Is It Better to Beat Temptation or Never Feel Tempted at All?
When was the last time you were tempted, even briefly, to do something a little immoral? To lie, betray a friend’s confidence, cut in line, or take a little more than your share? I’m willing to bet it was today. Maybe in the past hour. Larger temptations hound us too, especially those involving sex or money. And yet, perhaps to a shocking extent, we often rise above these temptations and act morally nonetheless. But how does the inner struggle with temptation affect how our actions are viewed by others? Who is the better person: the one who acts morally while tempted or the one who is never tempted at all?
There are two strands of moral philosophy that, loosely speaking, make opposite predictions about which kinds of actions will be seen as most moral. One argument, associated with Aristotle, is that a truly moral person will wholeheartedly want to do the right thing, and no part of her will be tempted to act immorally. Another argument, associated with Immanuel Kant, is that an action is truly moral only if it is not something you want to do – otherwise, a person is just acting on her own desires, and although the result might be positive, it should not be considered especially moral. These philosophers are arguing about which actions we should see as most moral. But which of these views best captures how ordinary people actually do reason about morality?
To answer the question and uncover how people reason about overcoming temptation across a lifespan, my team recruited more than 250 children, aged three to eight years, and nearly 400 adults. Each participant was asked to consider several child-friendly scenarios depicting two characters who both acted morally. One story, for example, described two children who had each broken something of their mother’s. Both ultimately told their mother the truth about what they had done. And both children wanted to tell the truth, and wanted to do the right thing. But one child was also tempted to lie to avoid punishment, yet told the truth even though she found it difficult. The other child found it easy to tell the truth, and wasn’t tempted to lie, because she wasn’t concerned about the punishment. We then asked which of the two truth-tellers was more morally praiseworthy.
We found a striking developmental difference: three- to eight-year-old children judged that someone who does the right thing without experiencing immoral desires is morally superior to someone who does the right thing through overcoming conflicting desires – but adults had the opposite intuition. And these judgements showed up across a number of different immoral temptations, including lying, not helping a sibling, and breaking a promise. They appeared whether we asked about which character should be rewarded for her actions, which character was ‘more good’, or which character was most likely to act morally in the future.
That adults favoured the conflicted character was somewhat surprising, because plenty of previous research has found that adults judge negative intentions and desires to be morally blameworthy. Yet here we have identified situations in which adults award more moral credit to people who have some negative desires, rather than only positive desires. This may be because, like Kant, adults see the desire to act immorally as an essential component of what makes a truly moral act instead of an enjoyable action that happens to have a positive result. In this view, it’s only when we want to be bad that we have the ability to choose good.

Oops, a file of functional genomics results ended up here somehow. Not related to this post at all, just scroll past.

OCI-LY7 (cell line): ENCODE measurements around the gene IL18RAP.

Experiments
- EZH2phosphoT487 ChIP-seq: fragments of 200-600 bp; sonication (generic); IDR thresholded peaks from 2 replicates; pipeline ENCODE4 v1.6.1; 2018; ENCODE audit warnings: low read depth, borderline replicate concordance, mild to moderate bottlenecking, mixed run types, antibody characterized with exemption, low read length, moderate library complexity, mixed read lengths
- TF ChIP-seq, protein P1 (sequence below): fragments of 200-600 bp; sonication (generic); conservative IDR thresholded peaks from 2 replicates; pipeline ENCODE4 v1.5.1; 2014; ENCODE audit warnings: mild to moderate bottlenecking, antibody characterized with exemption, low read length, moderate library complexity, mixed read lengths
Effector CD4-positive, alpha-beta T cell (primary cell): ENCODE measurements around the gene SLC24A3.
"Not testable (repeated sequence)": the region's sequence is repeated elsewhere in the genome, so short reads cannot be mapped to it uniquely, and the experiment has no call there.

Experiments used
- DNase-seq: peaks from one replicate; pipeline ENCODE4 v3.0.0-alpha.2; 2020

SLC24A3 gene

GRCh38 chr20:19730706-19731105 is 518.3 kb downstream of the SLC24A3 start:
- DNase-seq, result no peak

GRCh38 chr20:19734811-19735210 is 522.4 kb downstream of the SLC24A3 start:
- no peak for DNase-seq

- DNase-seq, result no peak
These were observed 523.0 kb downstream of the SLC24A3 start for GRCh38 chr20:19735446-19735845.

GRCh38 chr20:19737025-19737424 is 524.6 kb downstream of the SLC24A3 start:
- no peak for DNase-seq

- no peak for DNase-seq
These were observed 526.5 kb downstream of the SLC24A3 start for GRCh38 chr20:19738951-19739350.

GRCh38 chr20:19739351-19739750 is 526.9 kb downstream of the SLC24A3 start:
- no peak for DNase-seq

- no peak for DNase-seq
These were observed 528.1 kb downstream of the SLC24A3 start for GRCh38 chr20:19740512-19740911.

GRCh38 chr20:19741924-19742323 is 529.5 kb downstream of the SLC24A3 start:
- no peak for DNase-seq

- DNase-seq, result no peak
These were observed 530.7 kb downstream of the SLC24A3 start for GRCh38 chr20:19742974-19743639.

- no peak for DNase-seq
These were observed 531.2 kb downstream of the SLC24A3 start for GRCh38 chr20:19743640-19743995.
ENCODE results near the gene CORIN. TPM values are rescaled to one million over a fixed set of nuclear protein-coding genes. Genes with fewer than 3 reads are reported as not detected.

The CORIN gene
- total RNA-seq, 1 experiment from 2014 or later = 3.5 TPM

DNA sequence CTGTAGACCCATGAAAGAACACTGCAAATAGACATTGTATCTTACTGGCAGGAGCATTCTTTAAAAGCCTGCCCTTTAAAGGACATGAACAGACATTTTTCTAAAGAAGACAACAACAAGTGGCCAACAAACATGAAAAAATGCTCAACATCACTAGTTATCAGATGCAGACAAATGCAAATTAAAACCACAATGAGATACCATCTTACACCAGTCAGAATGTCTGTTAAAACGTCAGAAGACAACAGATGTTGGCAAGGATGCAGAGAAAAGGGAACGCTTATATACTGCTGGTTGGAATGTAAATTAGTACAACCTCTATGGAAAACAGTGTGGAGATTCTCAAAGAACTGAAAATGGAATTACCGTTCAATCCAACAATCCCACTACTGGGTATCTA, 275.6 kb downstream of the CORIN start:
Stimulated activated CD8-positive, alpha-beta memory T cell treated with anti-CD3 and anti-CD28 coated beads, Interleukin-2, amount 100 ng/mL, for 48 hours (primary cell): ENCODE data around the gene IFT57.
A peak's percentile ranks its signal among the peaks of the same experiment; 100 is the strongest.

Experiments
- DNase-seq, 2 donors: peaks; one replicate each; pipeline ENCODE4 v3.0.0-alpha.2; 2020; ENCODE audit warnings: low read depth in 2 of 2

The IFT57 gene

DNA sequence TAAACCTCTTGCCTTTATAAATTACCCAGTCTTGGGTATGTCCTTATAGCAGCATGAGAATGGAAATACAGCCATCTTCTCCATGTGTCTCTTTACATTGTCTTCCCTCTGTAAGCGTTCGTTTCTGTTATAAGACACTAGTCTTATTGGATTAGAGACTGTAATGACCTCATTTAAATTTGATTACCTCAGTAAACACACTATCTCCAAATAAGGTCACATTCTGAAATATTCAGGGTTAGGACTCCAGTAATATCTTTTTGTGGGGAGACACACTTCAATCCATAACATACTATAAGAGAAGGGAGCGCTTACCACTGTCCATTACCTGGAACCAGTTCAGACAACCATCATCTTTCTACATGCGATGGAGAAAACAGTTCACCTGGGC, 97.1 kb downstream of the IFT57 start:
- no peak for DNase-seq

Of course, there are other kinds of immoral temptations that adults might judge just as harshly as children. For example, a person who is tempted to molest a child but overcomes that temptation is unlikely to be seen as more moral than someone who was never tempted to molest a child in the first place. Uncovering the characteristics of temptations that lead to moral praise and those that lead to condemnation is something we are looking more closely at in continuing studies.
Meanwhile, our findings to date suggest that children start out with an Aristotelian moral psychology, judging individuals who don’t struggle with moral decisions as more moral than those who do. But sometime after age eight, they transition to a more Kantian framework, judging the worth of moral actions according to how difficult the actions were for the actors.
So what changes as we age?
One possibility is that children lack firsthand experience with inner conflict. At first blush, this seems odd – children certainly misbehave frequently, and so it might seem like they must be experiencing the temptation to act immorally all the time. But it might be that kids don’t often simultaneously experience both the desire to be bad and the desire to be good, and that gaining experience with this kind of personal inner struggle as they grow older helps them to value it, or at least not to condemn it, in others. A related factor might be a growing appreciation of willpower itself.
Finally, and intriguingly, it might be that children inherently prefer people with a unified self. As we grow older, though, we come to appreciate the nuances of a more complex character that allows for both temptation and the willpower to overcome it.
So the next time you find yourself guiltily experiencing immoral temptations, relax. It might even earn you some extra praise from your adult friends, so long as you do the right thing in the end. Your children, on the other hand, will be judging you quite harshly!
This article was originally published at Aeon and has been republished under Creative Commons.
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Image Credit: A Deacon’s Wife